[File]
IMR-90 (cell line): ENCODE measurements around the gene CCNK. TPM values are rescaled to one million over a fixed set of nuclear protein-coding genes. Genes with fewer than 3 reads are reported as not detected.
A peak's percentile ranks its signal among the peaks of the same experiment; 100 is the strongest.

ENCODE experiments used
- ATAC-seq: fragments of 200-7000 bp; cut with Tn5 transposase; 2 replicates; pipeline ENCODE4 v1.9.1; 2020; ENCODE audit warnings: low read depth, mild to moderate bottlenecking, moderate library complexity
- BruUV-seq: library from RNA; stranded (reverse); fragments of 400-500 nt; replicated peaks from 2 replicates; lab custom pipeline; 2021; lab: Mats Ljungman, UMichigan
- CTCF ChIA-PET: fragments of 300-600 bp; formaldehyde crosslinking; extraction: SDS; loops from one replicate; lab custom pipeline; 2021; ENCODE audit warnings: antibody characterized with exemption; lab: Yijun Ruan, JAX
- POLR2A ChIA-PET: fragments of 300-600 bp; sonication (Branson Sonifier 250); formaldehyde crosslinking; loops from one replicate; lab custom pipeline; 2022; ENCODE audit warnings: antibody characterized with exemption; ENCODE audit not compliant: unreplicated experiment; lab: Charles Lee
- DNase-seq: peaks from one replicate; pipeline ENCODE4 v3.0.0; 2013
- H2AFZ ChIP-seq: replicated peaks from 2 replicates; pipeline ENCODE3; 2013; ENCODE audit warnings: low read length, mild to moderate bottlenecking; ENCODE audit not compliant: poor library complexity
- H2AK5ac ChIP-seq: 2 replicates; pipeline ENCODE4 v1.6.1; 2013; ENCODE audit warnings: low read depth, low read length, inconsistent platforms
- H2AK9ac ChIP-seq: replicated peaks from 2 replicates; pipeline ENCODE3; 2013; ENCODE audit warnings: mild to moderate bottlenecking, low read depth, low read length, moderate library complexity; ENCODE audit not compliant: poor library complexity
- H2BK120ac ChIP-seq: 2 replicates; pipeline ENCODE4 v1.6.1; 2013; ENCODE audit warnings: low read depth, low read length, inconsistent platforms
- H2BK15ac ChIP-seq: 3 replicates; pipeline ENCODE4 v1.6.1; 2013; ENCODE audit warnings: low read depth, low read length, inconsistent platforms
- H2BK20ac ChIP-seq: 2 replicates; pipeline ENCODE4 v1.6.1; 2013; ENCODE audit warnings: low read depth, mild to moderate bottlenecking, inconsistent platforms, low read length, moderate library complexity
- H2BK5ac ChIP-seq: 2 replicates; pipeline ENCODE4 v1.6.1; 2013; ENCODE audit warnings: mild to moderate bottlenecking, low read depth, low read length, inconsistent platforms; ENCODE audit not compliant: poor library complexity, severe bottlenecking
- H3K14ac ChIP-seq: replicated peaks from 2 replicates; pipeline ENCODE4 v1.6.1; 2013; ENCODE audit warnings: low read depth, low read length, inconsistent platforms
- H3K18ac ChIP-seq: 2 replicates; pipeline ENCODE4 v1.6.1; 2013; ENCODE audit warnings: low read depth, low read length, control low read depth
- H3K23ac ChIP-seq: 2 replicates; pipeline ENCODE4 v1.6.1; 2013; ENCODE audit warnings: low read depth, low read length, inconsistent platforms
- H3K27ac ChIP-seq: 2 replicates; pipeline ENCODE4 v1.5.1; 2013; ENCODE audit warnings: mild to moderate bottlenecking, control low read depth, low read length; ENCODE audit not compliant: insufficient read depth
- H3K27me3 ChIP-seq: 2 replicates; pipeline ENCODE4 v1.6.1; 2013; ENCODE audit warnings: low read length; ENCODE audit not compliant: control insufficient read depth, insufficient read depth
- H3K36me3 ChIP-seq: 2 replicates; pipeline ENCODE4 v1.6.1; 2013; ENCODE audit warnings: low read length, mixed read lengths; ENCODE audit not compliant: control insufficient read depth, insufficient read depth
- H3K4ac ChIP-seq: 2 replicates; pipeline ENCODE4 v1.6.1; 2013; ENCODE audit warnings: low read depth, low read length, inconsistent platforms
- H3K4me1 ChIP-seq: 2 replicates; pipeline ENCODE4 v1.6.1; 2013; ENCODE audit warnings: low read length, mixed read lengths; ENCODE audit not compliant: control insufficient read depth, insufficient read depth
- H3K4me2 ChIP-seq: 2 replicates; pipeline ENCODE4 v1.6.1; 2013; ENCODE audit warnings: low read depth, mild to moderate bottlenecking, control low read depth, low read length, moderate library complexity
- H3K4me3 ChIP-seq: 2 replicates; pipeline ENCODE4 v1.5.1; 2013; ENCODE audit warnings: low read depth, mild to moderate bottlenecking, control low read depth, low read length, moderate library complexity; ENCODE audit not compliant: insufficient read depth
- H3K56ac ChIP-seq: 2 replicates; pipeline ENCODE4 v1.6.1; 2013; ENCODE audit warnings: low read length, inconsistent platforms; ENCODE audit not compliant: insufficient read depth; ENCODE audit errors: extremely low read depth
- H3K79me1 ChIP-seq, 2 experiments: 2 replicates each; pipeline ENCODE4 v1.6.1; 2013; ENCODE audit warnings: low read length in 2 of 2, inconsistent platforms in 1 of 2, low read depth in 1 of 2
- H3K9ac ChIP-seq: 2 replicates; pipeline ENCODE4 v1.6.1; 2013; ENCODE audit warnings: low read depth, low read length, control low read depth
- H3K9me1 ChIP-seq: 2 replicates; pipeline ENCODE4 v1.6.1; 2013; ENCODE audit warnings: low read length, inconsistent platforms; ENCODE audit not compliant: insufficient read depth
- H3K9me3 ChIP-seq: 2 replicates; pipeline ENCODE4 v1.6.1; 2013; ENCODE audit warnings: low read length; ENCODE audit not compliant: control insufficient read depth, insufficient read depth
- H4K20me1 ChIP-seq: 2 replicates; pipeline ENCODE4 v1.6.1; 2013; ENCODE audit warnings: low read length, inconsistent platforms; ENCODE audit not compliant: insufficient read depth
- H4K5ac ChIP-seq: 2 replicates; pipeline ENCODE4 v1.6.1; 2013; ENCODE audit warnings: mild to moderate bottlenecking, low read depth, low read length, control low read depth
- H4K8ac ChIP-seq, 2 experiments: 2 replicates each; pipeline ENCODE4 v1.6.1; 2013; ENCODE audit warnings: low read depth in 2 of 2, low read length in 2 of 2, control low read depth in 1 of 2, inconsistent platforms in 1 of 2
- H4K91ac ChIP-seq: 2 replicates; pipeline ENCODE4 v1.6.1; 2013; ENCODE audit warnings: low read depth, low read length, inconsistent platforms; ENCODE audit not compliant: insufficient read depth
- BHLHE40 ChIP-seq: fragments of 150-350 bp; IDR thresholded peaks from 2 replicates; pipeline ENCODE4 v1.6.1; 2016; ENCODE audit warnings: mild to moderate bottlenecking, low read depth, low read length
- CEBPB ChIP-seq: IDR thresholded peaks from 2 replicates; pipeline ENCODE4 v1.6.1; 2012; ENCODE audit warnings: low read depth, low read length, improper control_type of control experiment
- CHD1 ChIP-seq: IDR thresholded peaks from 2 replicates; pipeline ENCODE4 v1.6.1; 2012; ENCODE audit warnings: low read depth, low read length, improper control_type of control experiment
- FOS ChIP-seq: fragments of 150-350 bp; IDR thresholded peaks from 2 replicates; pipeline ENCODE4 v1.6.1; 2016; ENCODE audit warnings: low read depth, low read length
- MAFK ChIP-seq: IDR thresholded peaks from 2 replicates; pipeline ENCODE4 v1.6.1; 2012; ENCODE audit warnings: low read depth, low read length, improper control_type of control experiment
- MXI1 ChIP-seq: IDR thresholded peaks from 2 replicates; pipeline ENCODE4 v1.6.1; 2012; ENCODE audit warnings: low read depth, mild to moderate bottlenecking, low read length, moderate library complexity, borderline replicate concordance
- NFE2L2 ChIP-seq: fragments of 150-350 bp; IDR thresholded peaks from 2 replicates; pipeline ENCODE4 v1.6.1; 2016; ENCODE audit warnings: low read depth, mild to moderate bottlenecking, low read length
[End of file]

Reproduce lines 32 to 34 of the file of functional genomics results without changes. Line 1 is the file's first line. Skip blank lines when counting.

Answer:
- H4K5ac ChIP-seq: 2 replicates; pipeline ENCODE4 v1.6.1; 2013; ENCODE audit warnings: mild to moderate bottlenecking, low read depth, low read length, control low read depth
- H4K8ac ChIP-seq, 2 experiments: 2 replicates each; pipeline ENCODE4 v1.6.1; 2013; ENCODE audit warnings: low read depth in 2 of 2, low read length in 2 of 2, control low read depth in 1 of 2, inconsistent platforms in 1 of 2
- H4K91ac ChIP-seq: 2 replicates; pipeline ENCODE4 v1.6.1; 2013; ENCODE audit warnings: low read depth, low read length, inconsistent platforms; ENCODE audit not compliant: insufficient read depth